I'm pretty confused about what you want to do and have tried.
In your 10,000 bean test case was all the work in one transaction or each bean in its own? Each extreme may be slower than something in the middle: each transaction takes at least one extra db call, and presumably disc write by the db, whereas excessively large transactions may conceivably slow down some dbs.
I would expect that at least 95% of the time for creating an entity bean would be database access. Is this the case for your situation?
When you say you need to create 1M entity beans does this mean you want to insert 1M rows in your db or have 1M objects without identity in a pool, to be drawn on as identities are needed?
Have you allocated enough heap space so all entities can be in memory simultaneously?
If you are trying to insert 1M rows into your db, possibly a non-ejb db-specific batch loader would be more appropriate.
I was inserting new rows into the database.
I did have transactions on everything and was hitting the transaction timeout for my session bean method that was actually creating the beans. I then just removed all the transaction by setting the trans-attribute to Never for both my entity bean and my session bean for all their methods.
This is still extremely slow, but as you suggested, inserting one million+ rows will be much faster using db-specific scripts. I can then use a session bean to manage my bean pool...
Does this pattern break any J2EE rules? Or even make sense?
I have not tried this yet as I am very new to EJB. But this is what my understanding is, please correct me if I am wrong.
Even I was thinking that bulk process may slow down very much with Entity Bean. If we consider a typical tax calculation business process, I will have a finder method called findCurrentMonthsPayElemForAll. Now if I have about 5000 employees each having atleast 4 pay elements I will have 20000 rows on my database. So my ejbFindCurrentMonthsPayElemForAll method will return a collection of 20000 primary keys. Then for each primary key container will create EJB and call ejbLoad on it.
Typically in non-EJB world I would just issue one sql select and get all necessay data for 20000 rows.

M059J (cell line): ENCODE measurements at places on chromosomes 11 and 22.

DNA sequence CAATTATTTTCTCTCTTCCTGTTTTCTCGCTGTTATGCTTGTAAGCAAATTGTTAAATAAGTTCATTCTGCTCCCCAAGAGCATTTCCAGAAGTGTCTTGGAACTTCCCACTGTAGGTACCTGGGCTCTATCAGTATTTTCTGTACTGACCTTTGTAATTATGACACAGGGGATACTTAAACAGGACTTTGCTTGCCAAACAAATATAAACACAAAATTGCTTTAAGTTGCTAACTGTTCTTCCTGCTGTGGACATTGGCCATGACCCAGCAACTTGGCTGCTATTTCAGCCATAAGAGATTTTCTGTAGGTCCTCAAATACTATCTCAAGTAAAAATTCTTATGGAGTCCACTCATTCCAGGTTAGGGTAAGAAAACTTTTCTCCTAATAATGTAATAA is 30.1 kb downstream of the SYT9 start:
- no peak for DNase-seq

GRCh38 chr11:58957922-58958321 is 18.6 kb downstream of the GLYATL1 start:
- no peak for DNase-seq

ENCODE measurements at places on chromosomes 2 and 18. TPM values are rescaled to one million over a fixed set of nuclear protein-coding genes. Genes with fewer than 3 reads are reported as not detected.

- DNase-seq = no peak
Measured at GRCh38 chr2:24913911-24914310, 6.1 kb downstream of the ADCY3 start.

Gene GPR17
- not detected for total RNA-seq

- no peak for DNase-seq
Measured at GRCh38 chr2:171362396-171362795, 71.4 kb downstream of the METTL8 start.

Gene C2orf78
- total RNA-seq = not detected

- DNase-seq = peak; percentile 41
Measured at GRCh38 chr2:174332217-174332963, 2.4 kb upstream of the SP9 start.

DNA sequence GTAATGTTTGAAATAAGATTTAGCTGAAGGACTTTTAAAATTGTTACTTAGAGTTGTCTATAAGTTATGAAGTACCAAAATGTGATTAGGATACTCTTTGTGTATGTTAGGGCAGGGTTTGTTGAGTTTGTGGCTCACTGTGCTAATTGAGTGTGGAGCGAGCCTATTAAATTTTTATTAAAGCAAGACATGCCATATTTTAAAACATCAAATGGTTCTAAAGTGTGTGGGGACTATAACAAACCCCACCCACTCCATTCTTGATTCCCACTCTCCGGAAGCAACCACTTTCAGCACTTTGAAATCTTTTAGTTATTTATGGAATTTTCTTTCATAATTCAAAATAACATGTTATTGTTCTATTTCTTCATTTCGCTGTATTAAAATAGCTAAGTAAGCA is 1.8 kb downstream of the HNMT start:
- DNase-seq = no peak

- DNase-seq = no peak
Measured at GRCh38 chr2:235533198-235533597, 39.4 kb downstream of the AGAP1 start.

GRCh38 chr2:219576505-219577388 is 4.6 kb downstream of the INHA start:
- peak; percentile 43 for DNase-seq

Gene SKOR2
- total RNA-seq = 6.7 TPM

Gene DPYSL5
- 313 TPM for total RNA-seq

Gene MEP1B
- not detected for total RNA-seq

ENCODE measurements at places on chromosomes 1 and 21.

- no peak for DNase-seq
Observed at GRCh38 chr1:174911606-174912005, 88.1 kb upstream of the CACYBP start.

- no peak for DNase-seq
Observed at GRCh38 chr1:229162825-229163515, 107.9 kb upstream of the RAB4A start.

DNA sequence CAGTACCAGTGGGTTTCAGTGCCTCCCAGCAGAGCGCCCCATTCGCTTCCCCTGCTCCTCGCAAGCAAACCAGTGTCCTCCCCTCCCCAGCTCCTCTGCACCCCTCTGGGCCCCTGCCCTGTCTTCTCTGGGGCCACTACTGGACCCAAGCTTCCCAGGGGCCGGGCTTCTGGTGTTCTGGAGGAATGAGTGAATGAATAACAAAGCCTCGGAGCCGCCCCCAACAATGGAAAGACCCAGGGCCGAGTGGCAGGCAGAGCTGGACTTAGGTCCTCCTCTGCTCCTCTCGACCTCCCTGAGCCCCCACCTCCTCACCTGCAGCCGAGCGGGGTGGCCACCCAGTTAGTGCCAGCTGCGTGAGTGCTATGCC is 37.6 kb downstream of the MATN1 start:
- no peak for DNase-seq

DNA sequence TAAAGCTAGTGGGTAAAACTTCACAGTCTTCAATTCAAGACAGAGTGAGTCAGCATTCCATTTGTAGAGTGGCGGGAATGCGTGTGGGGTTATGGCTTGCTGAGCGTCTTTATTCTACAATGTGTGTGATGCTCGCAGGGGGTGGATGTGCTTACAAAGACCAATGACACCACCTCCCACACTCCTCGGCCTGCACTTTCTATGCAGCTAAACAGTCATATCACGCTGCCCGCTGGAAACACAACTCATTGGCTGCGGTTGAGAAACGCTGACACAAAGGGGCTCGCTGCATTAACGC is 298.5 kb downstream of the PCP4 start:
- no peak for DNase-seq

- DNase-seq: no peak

Is there any work around for this? Or am I worried unnecessarily?
If you are creating very large records you need to make sure that the cache can hold them. I am pretty sure that the 2.x series came with very low cache levels so that for every bean that you create you are also passivating one from memory. You essentially kill your performance by swapping your whole memory to disk.
What I recommend you do is this: set the cache size extremelly large (until you get out of memory exceptions essentially) and that should somewhat speed up your creation since you won't have serialization going on to the disk. Also if your database was on the same disk as the "swapping" (i.e. the tmp directory that jboss uses to passivate) then you were adding the time it takes to move the physical from "db" sectors to "swap" sectors. In other words that should really help.
But just for the record, with EJB you will still incur the overhead of the proxy creation (one per ejb) which can run in the milliseconds, so 10,000 could cost you 10 seconds but that isn't really significant compared to the 25 minutes you see in serialization.
> I have not tried this yet as I am very new to EJB.
> But this is what my understanding is, please correct
> me if I am wrong.
> Even I was thinking that bulk process may slow down
> very much with Entity Bean. If we consider a typical
> tax calculation business process, I will have a
> finder method called findCurrentMonthsPayElemForAll.
> Now if I have about 5000 employees each having
> atleast 4 pay elements I will have 20000 rows on my
> database. So my ejbFindCurrentMonthsPayElemForAll
> method will return a collection of 20000 primary
> keys. Then for each primary key container will create
> EJB and call ejbLoad on it.
the find will not call ejbLoad on an instance just return a proxy.
> Typically in non-EJB world I would just issue one sql
> select and get all necessay data for 20000 rows.
the ejb will lazy load the instances. Is that what you are worried about? it will indeed issues 20,000 sql statements
> the ejb will lazy load the instances. Is that what you are worried about? it will indeed issues 20,000 sql statements
How do we turn this off. I have 3.5GB of memory and I don't *ever* want anything passivated. If I have 1 million records, I want 1 million beans in memory. When I do a findAll() I want them all loaded up.
How can I accomplish this?